Kellie: Well, as it’s usually leading to asking someone to do something, the person may reply with “Yes, why?” as they know something else is coming.
David: Can you give us an example using this word?
Kellie: Sure. For example, you can say.. “Are you free? If so, let's go shopping!”
David: ..which means "Do you have plans already? If not, let’s go shopping!" Okay, what's the next word?
Kellie: housewarming party
David: meaning "a party to celebrate moving house"
David: So in this case, “warming” doesn’t mean putting the heating on and turning the temperature up.
Kellie: No, it doesn’t! It’s the common name given to a party to celebrate moving into a new house.
David: Is it always a housewarming party?
Kellie: Well, maybe if it was a flat that you had moved into, it’d be called a flat warming party instead.
David: But still a warming party?
Kellie: It sounds nice, doesn’t it?
David: Can you give us an example using this word?
Kellie: Sure. For example, you can say.. The next-door neighbours are having a housewarming party.
David: .. which means "The next door neighbours are having a party to celebrate moving in". Okay, now onto the lesson focus.

Lesson focus

David: In this lesson, you'll learn about accepting or rejecting an invitation in a polite manner.
David: To do this, we’ll look at using the present continuous tense with the verb “having”.
Kellie: So, to recap what we learned about the present continuous tense in Lesson 6, the present continuous tense is used to describe what is happening now and uses the -ing form for the verb.
David: So “having” is the verb “to have” in its present continuous form.
Kellie: That’s correct! We can use “having” with many nouns to make a present continuous sentence.
David: Like the example from the dialogue of “I’m having a housewarming party.”
Kellie: Or “he is having a test” or “she isn’t having a good time”.
David: I’ve also heard “having” used with food or drink items.
Kellie: Yeah, it can be used in place of eating or drinking. “I’m eating pizza” is the same as “I’m having pizza”.
David: Okay. Next, let’s go over something that is fundamental to speaking English. The verb “to be”.
Kellie: This is an auxiliary verb, which means that it helps other verbs. It can be used in so many different sentence structures, but it conjugates in so many different ways, depending on what the subject is.
David: Can you give us an example?
Kellie: Let’s go back to Daniel. He said “I am having a party.’ If we were talking about Daniel, we would say “he is having a party.” If it had happened last week, we would say “he was having a party”.
David: Wow, it changes a lot!
Kellie: We’re not finished yet! If the party happens next week then “He will be having a party.” And, one last example, if the party lasted for a month, we could say “He will have been having a party for a month.”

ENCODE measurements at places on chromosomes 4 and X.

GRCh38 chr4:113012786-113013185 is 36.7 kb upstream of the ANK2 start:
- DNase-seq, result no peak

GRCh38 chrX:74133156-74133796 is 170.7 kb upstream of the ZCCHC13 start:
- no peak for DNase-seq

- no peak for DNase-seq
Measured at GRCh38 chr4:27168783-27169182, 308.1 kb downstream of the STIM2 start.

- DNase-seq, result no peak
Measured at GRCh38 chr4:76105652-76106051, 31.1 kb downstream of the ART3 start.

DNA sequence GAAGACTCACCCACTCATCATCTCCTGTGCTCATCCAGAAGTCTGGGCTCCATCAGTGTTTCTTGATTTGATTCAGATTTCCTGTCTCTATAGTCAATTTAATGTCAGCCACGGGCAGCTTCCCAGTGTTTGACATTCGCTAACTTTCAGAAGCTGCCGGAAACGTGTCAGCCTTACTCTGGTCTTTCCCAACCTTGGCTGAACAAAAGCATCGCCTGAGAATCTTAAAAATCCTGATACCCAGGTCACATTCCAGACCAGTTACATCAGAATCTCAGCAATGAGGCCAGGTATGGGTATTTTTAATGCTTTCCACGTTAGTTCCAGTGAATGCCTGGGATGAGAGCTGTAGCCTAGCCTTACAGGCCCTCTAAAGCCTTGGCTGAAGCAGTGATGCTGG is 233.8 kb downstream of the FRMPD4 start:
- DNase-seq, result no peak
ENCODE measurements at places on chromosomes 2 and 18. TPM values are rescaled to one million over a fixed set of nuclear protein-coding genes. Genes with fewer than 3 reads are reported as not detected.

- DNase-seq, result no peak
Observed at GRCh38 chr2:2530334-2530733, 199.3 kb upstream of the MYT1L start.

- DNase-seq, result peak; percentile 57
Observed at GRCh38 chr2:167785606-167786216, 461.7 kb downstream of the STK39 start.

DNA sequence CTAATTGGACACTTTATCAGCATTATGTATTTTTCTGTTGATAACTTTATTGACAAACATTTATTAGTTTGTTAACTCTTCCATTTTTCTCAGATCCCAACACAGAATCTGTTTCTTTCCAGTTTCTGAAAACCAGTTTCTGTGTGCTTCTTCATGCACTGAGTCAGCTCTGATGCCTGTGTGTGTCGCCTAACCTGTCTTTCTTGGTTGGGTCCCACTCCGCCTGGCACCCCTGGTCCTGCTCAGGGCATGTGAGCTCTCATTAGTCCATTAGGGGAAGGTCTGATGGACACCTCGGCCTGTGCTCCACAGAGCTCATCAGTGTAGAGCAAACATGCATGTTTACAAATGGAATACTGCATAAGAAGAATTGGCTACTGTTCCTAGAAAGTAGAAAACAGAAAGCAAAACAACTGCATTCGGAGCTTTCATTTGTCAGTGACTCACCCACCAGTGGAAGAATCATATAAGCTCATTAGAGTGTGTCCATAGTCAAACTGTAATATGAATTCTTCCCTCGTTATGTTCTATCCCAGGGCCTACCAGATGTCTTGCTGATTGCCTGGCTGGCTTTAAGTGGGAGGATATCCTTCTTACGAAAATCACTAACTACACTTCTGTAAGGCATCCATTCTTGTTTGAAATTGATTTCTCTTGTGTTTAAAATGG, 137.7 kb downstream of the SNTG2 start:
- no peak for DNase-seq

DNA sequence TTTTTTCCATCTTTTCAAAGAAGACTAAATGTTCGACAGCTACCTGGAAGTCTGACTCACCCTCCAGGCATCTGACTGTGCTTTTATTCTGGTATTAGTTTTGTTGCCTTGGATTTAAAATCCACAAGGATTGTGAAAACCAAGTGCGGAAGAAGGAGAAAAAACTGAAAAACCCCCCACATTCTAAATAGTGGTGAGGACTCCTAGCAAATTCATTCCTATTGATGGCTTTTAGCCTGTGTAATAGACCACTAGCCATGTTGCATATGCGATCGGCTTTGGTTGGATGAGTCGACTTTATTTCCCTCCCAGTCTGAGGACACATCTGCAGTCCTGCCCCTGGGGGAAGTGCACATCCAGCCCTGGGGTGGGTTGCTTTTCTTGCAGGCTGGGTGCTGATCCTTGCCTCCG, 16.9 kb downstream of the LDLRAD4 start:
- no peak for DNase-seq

David: Daniel is a party animal!
Kellie: Yeah!
David: So Kellie, what if Daniel is invited to a formal party, like a wedding? That’s a formal occasion, right?
Kellie: Yes, it is. It’s a bit different from a housewarming party. Firstly, Daniel would have to formally accept or reject the invitation in a polite way. With informal parties, sometimes you don’t need to give a firm answer and you can just turn up on the day, but formal invitations need a formal response.
David: How would Daniel do that?
Kellie: Whether he is accepting or rejecting, it is polite to first say thanks. “Thank you for the invitation.”
David: In the dialogue, the phrase “Thanks for the kind invite” is used.
Kellie: Yes, that works too. Then you can add a phrase to accept or reject. Something like, “I’d love to come” or “I’m looking forward to it”.
David: How about rejecting an invite? Can I just say that I don’t want to come?
Kellie: You could, I guess, but it’s not very polite! It’s best to say “I’m sorry, but I already have plans.”
David: Hey Kellie, do you want to stay after we finish recording and help me clean the office?
Kellie: Thanks for the kind invite, but I’m busy.

Outro

David: Okay, that’s all for this lesson. Thank you for listening, everyone, and we’ll see you next time! Bye!
Kellie: Bye.

3 Comments

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EnglishClass101.com Verified
Friday at 06:30 PM
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Let's practice! How would you decline an invitation?

EnglishClass101.com Verified
Thursday at 06:04 PM
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Hi Janusz Sołtys,


Yes, that is a nice and polite way to decline an invitation :thumbsup:


Kellie

Team EnglishClass101.com

Janusz Sołtys
Saturday at 12:01 AM
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Hi,


Maybe; Thanks for your kind invite, but I'm very busy right now. I have to study English because I'm having a test tomorrow. I will be happy if we go together next time.


Is it correct ?


Janusz